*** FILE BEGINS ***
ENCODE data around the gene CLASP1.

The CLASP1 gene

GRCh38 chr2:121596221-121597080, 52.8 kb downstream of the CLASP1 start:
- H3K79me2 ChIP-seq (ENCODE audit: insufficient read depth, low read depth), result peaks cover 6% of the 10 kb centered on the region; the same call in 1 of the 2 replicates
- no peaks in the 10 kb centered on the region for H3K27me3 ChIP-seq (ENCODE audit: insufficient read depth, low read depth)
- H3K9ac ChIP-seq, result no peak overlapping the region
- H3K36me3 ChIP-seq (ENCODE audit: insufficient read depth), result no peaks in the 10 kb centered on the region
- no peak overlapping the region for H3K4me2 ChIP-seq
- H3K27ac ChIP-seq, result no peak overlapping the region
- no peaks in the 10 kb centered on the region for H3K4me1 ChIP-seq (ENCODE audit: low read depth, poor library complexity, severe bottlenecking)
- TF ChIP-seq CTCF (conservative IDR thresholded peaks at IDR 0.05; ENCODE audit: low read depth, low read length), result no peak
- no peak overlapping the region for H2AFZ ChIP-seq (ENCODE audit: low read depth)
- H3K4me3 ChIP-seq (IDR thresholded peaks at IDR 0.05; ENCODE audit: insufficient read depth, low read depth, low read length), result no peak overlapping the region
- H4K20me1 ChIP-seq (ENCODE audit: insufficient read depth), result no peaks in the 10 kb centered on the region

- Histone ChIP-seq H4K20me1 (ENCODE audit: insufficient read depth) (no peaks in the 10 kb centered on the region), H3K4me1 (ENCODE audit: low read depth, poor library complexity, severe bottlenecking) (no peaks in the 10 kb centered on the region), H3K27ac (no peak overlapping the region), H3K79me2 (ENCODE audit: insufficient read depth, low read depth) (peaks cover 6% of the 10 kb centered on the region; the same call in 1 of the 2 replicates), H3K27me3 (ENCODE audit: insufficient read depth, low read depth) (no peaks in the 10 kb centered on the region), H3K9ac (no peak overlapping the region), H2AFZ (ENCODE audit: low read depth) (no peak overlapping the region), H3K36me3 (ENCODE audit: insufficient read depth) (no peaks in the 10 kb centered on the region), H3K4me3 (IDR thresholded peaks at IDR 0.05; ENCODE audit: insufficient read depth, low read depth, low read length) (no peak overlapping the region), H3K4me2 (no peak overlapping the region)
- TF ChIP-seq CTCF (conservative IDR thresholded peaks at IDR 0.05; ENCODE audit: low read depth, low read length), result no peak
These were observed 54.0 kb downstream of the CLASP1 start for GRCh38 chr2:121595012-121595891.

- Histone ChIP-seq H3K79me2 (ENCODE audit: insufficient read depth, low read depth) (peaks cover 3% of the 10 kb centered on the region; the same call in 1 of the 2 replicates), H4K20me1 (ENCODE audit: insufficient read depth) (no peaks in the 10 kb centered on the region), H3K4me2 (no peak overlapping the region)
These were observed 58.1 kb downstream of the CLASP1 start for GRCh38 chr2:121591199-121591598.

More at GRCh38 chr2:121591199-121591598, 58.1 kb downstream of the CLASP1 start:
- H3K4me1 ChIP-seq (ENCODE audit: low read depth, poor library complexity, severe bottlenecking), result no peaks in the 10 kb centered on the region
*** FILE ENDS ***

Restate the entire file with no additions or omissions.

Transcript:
ENCODE data around the gene CLASP1.

The CLASP1 gene

GRCh38 chr2:121596221-121597080, 52.8 kb downstream of the CLASP1 start:
- H3K79me2 ChIP-seq (ENCODE audit: insufficient read depth, low read depth), result peaks cover 6% of the 10 kb centered on the region; the same call in 1 of the 2 replicates
- no peaks in the 10 kb centered on the region for H3K27me3 ChIP-seq (ENCODE audit: insufficient read depth, low read depth)
- H3K9ac ChIP-seq, result no peak overlapping the region
- H3K36me3 ChIP-seq (ENCODE audit: insufficient read depth), result no peaks in the 10 kb centered on the region
- no peak overlapping the region for H3K4me2 ChIP-seq
- H3K27ac ChIP-seq, result no peak overlapping the region
- no peaks in the 10 kb centered on the region for H3K4me1 ChIP-seq (ENCODE audit: low read depth, poor library complexity, severe bottlenecking)
- TF ChIP-seq CTCF (conservative IDR thresholded peaks at IDR 0.05; ENCODE audit: low read depth, low read length), result no peak
- no peak overlapping the region for H2AFZ ChIP-seq (ENCODE audit: low read depth)
- H3K4me3 ChIP-seq (IDR thresholded peaks at IDR 0.05; ENCODE audit: insufficient read depth, low read depth, low read length), result no peak overlapping the region
- H4K20me1 ChIP-seq (ENCODE audit: insufficient read depth), result no peaks in the 10 kb centered on the region

- Histone ChIP-seq H4K20me1 (ENCODE audit: insufficient read depth) (no peaks in the 10 kb centered on the region), H3K4me1 (ENCODE audit: low read depth, poor library complexity, severe bottlenecking) (no peaks in the 10 kb centered on the region), H3K27ac (no peak overlapping the region), H3K79me2 (ENCODE audit: insufficient read depth, low read depth) (peaks cover 6% of the 10 kb centered on the region; the same call in 1 of the 2 replicates), H3K27me3 (ENCODE audit: insufficient read depth, low read depth) (no peaks in the 10 kb centered on the region), H3K9ac (no peak overlapping the region), H2AFZ (ENCODE audit: low read depth) (no peak overlapping the region), H3K36me3 (ENCODE audit: insufficient read depth) (no peaks in the 10 kb centered on the region), H3K4me3 (IDR thresholded peaks at IDR 0.05; ENCODE audit: insufficient read depth, low read depth, low read length) (no peak overlapping the region), H3K4me2 (no peak overlapping the region)
- TF ChIP-seq CTCF (conservative IDR thresholded peaks at IDR 0.05; ENCODE audit: low read depth, low read length), result no peak
These were observed 54.0 kb downstream of the CLASP1 start for GRCh38 chr2:121595012-121595891.

- Histone ChIP-seq H3K79me2 (ENCODE audit: insufficient read depth, low read depth) (peaks cover 3% of the 10 kb centered on the region; the same call in 1 of the 2 replicates), H4K20me1 (ENCODE audit: insufficient read depth) (no peaks in the 10 kb centered on the region), H3K4me2 (no peak overlapping the region)
These were observed 58.1 kb downstream of the CLASP1 start for GRCh38 chr2:121591199-121591598.

More at GRCh38 chr2:121591199-121591598, 58.1 kb downstream of the CLASP1 start:
- H3K4me1 ChIP-seq (ENCODE audit: low read depth, poor library complexity, severe bottlenecking), result no peaks in the 10 kb centered on the region